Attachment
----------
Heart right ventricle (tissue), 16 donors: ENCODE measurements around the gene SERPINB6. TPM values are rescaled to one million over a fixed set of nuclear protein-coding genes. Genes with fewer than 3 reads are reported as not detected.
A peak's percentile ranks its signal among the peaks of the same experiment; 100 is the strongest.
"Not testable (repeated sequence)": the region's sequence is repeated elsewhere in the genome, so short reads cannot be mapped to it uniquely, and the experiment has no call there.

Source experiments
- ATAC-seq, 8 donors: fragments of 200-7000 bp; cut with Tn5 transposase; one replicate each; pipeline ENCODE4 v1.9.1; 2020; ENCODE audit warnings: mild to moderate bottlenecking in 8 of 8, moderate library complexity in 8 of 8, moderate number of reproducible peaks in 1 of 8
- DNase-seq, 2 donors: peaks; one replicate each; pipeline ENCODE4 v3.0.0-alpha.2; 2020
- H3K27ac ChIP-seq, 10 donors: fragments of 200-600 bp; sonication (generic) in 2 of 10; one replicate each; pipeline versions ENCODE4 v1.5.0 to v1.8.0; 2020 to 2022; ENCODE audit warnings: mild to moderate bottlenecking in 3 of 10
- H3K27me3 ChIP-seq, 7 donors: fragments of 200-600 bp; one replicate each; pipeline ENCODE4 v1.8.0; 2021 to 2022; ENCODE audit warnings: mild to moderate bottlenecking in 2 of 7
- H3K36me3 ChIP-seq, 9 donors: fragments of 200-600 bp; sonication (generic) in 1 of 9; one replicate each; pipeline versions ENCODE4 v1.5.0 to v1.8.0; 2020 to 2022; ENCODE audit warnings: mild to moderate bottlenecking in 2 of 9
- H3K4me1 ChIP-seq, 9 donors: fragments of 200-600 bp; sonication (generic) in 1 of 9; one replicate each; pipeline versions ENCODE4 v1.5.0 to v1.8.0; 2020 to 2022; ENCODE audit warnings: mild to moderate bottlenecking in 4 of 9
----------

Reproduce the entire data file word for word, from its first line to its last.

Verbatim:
Heart right ventricle (tissue), 16 donors: ENCODE measurements around the gene SERPINB6. TPM values are rescaled to one million over a fixed set of nuclear protein-coding genes. Genes with fewer than 3 reads are reported as not detected.
A peak's percentile ranks its signal among the peaks of the same experiment; 100 is the strongest.
"Not testable (repeated sequence)": the region's sequence is repeated elsewhere in the genome, so short reads cannot be mapped to it uniquely, and the experiment has no call there.

Source experiments
- ATAC-seq, 8 donors: fragments of 200-7000 bp; cut with Tn5 transposase; one replicate each; pipeline ENCODE4 v1.9.1; 2020; ENCODE audit warnings: mild to moderate bottlenecking in 8 of 8, moderate library complexity in 8 of 8, moderate number of reproducible peaks in 1 of 8
- DNase-seq, 2 donors: peaks; one replicate each; pipeline ENCODE4 v3.0.0-alpha.2; 2020
- H3K27ac ChIP-seq, 10 donors: fragments of 200-600 bp; sonication (generic) in 2 of 10; one replicate each; pipeline versions ENCODE4 v1.5.0 to v1.8.0; 2020 to 2022; ENCODE audit warnings: mild to moderate bottlenecking in 3 of 10
- H3K27me3 ChIP-seq, 7 donors: fragments of 200-600 bp; one replicate each; pipeline ENCODE4 v1.8.0; 2021 to 2022; ENCODE audit warnings: mild to moderate bottlenecking in 2 of 7
- H3K36me3 ChIP-seq, 9 donors: fragments of 200-600 bp; sonication (generic) in 1 of 9; one replicate each; pipeline versions ENCODE4 v1.5.0 to v1.8.0; 2020 to 2022; ENCODE audit warnings: mild to moderate bottlenecking in 2 of 9
- H3K4me1 ChIP-seq, 9 donors: fragments of 200-600 bp; sonication (generic) in 1 of 9; one replicate each; pipeline versions ENCODE4 v1.5.0 to v1.8.0; 2020 to 2022; ENCODE audit warnings: mild to moderate bottlenecking in 4 of 9